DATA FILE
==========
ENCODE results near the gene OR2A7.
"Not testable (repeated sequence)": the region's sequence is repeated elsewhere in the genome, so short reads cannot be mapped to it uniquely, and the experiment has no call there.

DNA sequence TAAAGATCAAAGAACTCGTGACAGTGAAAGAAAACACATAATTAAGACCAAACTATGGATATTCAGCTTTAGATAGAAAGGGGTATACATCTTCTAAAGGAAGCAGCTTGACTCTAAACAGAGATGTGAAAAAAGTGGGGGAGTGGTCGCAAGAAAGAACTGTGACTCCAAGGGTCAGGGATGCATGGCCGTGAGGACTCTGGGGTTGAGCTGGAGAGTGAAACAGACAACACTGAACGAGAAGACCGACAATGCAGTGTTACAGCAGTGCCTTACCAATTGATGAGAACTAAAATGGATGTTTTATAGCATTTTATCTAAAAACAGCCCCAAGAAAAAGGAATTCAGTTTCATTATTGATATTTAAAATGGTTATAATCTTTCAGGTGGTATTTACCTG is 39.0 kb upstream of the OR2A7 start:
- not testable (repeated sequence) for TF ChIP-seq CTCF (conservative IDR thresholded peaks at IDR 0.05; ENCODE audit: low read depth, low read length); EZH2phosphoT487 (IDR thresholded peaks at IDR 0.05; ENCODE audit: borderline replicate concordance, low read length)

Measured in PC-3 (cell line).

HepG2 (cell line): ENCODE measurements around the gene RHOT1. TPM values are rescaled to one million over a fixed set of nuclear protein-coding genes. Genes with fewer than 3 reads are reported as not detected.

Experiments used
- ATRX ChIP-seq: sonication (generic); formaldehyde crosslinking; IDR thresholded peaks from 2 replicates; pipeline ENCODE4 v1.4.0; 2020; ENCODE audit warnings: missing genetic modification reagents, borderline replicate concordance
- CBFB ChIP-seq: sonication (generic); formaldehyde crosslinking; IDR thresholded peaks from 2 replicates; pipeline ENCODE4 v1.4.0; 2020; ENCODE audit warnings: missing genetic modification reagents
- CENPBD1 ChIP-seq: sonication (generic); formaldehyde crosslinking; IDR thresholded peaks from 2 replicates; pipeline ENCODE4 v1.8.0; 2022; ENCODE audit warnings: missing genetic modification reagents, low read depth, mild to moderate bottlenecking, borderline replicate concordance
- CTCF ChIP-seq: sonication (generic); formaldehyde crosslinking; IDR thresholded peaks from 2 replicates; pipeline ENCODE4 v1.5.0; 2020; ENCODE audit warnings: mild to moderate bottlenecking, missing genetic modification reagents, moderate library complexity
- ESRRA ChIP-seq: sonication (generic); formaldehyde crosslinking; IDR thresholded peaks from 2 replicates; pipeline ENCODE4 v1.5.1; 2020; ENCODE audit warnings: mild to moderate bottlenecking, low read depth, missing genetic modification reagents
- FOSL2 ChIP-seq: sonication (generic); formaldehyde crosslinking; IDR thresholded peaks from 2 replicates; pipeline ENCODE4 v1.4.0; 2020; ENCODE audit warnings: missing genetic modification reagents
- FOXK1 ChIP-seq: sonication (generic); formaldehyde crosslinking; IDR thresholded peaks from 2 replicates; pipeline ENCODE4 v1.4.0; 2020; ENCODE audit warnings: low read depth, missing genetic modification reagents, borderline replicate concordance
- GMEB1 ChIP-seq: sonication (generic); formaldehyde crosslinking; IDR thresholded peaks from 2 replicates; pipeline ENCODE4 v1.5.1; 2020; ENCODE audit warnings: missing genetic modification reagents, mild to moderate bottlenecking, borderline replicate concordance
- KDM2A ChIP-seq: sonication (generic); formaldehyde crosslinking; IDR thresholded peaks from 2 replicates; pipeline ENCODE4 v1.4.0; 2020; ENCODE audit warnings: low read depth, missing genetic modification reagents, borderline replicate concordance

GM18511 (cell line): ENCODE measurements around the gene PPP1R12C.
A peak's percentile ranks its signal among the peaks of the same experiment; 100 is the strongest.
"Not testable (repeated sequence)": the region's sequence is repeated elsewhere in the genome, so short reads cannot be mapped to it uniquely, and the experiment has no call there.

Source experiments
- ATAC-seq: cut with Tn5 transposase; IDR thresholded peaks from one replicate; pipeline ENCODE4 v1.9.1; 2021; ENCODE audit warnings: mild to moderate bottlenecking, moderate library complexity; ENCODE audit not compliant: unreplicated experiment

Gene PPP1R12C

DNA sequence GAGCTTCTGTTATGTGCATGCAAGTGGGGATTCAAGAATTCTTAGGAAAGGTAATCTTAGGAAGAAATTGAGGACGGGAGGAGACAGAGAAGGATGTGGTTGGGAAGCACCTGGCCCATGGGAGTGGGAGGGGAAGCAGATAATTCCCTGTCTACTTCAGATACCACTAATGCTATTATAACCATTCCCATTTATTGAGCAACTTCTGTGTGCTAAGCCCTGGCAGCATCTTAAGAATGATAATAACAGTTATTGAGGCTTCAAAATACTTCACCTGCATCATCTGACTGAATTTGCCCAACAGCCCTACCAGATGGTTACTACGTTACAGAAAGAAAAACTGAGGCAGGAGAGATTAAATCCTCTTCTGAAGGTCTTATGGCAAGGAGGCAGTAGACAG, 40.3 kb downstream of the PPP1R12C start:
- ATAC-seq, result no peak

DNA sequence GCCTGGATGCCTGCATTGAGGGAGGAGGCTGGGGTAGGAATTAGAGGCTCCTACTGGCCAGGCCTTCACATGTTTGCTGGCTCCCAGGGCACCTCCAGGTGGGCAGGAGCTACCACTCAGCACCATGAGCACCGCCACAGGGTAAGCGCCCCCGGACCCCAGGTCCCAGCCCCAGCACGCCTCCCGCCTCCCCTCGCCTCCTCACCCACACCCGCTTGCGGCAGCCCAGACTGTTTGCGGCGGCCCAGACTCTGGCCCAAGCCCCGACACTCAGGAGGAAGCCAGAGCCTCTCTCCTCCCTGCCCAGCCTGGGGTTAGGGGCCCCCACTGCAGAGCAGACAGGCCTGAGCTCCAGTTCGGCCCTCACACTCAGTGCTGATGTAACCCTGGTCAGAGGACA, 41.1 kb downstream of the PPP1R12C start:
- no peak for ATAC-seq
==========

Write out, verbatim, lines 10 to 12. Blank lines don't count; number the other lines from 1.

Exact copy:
- CENPBD1 ChIP-seq: sonication (generic); formaldehyde crosslinking; IDR thresholded peaks from 2 replicates; pipeline ENCODE4 v1.8.0; 2022; ENCODE audit warnings: missing genetic modification reagents, low read depth, mild to moderate bottlenecking, borderline replicate concordance
- CTCF ChIP-seq: sonication (generic); formaldehyde crosslinking; IDR thresholded peaks from 2 replicates; pipeline ENCODE4 v1.5.0; 2020; ENCODE audit warnings: mild to moderate bottlenecking, missing genetic modification reagents, moderate library complexity
- ESRRA ChIP-seq: sonication (generic); formaldehyde crosslinking; IDR thresholded peaks from 2 replicates; pipeline ENCODE4 v1.5.1; 2020; ENCODE audit warnings: mild to moderate bottlenecking, low read depth, missing genetic modification reagents